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April 07, 2006


It will come as no surprise, I think, if I tell you that I've been struggling to justify the continued existence of this blog.

Struggling and losing.

I still read blogs. Still like them and understand the allure of writing one. I just seem to have lost the mojo myself.

When I began writing online in 1999, I wanted to craft stories from my life, from my observations, from my thoughts. Well, guess what? I do that now, in my fiction. Oh, my characters are not me, and the world they inhabit is not my life, but it all seems to draw from the same well.

When I began writing online, I wanted something else too, though I didn't know it at the time. I wanted validation. Readers. Responses. I wanted my words to mean something. And they did. I was nominated for awards, received some. Sometimes unexpectedly, from unusual sources. I loved my referrer logs, loved the me I saw reflected therein.

But now? I'm not who I was then. The blogosphere, too, has changed. I hate to let this slip away, dribble through my fingers like sand, merging back into online anonymity, so very many grains of worn-away pebbles tumbling with every pull and surge of the tide.

But blogs, even personal ones, have clumped into like-minded clusters and I can't figure out where or how I would fit. Mommy blogs? My kid is almost eight years old. No cute toddler stories here, and at a certain point, I believe, his life is his own and not mine to tell (except for the autism-pertinent bits, and at some point maybe not even those).

Writer blogs? I read some of them. Other times I wince and move on. How interesting is it to read about a writer's internal process when said writer isn't even published yet? And really, how many blogs giving tips on writing can – should – there be? And I've recently come across more than one wannabe writer blogging about the agent search, about rejection letters and hope and oh, it's painful. Not to mention raw. Not to mention perhaps a trifle inappropriate to post online.

Moving-across-the-country blogs? Well, there are, um, not so many of those. So yes, maybe so. And certainly there's a lot to document. Sounds good, anyway. But here's the truth of that: I haven't moved to a new city. I've moved to a town just outside my old home. And therefore many of the friends and all of the family I connect with, they're longstanding, with sometimes complex relationships and perhaps secrets and lives that aren't mine to share online.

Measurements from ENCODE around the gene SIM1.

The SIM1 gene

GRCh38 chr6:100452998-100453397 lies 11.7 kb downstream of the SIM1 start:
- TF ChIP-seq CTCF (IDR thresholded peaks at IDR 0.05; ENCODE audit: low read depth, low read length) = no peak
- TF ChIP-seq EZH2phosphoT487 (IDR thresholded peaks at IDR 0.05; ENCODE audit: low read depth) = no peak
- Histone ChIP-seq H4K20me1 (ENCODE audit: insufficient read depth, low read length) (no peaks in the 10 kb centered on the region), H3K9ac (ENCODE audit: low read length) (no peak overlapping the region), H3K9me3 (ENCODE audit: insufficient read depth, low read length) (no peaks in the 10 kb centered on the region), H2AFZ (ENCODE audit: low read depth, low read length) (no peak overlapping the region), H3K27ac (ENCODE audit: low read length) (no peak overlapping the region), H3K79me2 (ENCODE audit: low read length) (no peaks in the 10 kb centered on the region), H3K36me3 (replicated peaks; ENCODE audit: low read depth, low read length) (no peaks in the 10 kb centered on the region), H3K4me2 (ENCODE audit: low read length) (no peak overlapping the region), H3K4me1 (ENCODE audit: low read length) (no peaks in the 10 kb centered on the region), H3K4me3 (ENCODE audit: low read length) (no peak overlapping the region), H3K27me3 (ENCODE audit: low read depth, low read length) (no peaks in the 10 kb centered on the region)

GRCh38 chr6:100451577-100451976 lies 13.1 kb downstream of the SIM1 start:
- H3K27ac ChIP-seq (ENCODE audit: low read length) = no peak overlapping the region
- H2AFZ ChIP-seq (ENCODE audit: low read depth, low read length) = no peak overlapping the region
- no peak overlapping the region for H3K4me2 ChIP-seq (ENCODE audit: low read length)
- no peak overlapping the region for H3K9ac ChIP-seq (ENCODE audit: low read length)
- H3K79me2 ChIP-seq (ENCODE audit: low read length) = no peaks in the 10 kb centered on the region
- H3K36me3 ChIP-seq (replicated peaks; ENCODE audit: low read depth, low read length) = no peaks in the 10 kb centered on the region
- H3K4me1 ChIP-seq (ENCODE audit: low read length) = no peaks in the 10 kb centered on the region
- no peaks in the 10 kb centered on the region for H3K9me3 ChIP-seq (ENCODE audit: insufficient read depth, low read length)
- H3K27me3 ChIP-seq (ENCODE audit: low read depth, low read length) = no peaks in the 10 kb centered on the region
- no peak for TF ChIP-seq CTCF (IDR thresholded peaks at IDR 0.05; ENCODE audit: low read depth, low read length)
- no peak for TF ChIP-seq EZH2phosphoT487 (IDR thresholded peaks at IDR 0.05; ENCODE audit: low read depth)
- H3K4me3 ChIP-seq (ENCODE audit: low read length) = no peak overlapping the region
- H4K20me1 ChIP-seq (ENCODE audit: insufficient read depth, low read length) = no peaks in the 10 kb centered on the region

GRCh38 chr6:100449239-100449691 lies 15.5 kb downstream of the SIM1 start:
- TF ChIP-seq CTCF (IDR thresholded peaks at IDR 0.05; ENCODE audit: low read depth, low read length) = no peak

So it comes back to that again. What's appropriate to share in a space like this? I think it depends wholly on who you are, what you need from this kind of forum, and how much of a support network you have in your offline (or at least off-blog) life. It's all about censors, about drawing a line in the sand (yes, that again). This I will tell, that I won't. John Scalzi is brilliant at this, he writes his thoughts rather than his feelings, opinions rather than his life, and what you get are his often incisive, nearly always witty editorials on politics and current events, mixed with some bits and pieces of the writer at work and occasional snippets – never too up-close, though – of his own life. Could I do that? Maybe I could, but I've never been much for editorials. They don't play to my strengths as a writer. I'm all about the sensory world, all about relationships. All about the intimate life as it unfolds. So what happens when that canvas feels too personal?

I think it's time to shut this blog down. Hard to say, hard to decide, hard to do. It – and you, my readers – have meant more to me than I can express without getting horribly cornball. And I do try to avoid that.

But it's time. If I come back, it'll probably be in a new configuration. A writer, maybe, telling of her first book tour on her eponymous blog. Or a photographer deciding that Flickr is not enough after all. Or, well, who knows, really?

But for now? It's time. I'm done.